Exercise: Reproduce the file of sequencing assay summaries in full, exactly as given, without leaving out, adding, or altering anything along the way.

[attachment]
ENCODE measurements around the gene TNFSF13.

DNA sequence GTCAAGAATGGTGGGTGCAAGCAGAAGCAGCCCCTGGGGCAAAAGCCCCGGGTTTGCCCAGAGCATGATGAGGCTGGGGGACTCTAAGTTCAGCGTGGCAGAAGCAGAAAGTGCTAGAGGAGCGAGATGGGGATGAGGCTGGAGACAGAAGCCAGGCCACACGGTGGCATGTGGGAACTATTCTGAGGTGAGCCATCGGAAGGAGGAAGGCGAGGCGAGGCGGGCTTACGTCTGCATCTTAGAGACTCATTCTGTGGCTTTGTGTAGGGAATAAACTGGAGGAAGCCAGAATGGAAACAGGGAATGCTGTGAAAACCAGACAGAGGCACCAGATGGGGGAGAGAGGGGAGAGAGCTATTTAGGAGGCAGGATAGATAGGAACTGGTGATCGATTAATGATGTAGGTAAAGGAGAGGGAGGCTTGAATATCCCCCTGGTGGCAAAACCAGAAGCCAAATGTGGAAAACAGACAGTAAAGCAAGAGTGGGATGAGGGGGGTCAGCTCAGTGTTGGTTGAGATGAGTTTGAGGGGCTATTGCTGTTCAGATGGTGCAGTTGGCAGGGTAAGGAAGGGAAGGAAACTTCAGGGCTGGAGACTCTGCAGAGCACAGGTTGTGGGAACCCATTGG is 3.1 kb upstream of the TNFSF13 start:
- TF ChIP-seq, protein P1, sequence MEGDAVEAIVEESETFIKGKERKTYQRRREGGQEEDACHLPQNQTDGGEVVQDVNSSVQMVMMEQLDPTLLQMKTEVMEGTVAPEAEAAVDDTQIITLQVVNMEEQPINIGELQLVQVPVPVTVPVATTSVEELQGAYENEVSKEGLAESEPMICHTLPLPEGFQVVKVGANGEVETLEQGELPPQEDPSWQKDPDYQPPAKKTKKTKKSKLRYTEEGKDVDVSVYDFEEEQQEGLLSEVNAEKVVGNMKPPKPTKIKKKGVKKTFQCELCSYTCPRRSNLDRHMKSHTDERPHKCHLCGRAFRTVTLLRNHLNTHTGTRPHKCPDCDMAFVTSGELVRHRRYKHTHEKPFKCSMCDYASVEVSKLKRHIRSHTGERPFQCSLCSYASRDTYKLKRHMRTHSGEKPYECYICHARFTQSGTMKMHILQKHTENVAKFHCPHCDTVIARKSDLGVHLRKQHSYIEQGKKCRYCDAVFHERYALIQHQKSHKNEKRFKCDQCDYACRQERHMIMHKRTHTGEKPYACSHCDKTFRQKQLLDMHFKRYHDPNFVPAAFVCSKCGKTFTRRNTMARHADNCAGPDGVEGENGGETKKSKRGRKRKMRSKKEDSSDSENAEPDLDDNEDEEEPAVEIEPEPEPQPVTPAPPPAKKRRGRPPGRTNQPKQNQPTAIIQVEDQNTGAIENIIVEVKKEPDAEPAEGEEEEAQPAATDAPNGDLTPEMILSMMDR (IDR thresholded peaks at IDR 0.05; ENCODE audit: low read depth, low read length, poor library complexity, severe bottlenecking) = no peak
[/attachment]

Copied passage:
ENCODE measurements around the gene TNFSF13.

DNA sequence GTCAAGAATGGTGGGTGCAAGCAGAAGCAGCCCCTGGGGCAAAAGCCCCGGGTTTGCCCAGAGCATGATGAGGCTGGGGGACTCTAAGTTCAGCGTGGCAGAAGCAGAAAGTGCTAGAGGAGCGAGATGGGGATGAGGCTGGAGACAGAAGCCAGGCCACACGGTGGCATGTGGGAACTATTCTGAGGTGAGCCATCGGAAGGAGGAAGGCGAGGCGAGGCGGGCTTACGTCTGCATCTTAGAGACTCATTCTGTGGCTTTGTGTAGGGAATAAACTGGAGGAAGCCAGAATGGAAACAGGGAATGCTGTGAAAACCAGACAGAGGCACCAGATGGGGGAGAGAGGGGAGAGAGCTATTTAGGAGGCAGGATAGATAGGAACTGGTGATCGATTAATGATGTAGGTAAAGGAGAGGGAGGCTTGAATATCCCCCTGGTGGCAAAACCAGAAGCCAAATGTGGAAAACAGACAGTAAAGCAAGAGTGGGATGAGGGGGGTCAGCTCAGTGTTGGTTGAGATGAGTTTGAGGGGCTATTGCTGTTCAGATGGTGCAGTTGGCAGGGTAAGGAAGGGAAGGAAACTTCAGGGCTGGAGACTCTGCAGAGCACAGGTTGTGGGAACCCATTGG is 3.1 kb upstream of the TNFSF13 start:
- TF ChIP-seq, protein P1, sequence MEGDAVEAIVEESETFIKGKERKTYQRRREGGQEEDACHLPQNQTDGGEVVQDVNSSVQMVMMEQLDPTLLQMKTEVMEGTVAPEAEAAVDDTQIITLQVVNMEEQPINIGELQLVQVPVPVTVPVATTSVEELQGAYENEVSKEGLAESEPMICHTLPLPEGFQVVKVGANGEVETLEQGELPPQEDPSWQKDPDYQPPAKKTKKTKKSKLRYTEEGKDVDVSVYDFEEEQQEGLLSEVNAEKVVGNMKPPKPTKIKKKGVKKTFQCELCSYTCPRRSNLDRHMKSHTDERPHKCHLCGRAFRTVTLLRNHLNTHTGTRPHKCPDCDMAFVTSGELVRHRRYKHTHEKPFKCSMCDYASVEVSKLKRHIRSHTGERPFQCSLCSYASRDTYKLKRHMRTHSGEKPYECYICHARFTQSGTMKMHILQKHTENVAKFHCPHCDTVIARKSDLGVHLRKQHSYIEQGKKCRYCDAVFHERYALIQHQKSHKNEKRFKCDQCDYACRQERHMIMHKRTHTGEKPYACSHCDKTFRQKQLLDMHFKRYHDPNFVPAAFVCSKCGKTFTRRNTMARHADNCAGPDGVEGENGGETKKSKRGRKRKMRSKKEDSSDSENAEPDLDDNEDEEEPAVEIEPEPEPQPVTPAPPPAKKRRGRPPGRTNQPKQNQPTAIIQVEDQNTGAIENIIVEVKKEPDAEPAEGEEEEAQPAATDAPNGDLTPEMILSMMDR (IDR thresholded peaks at IDR 0.05; ENCODE audit: low read depth, low read length, poor library complexity, severe bottlenecking) = no peak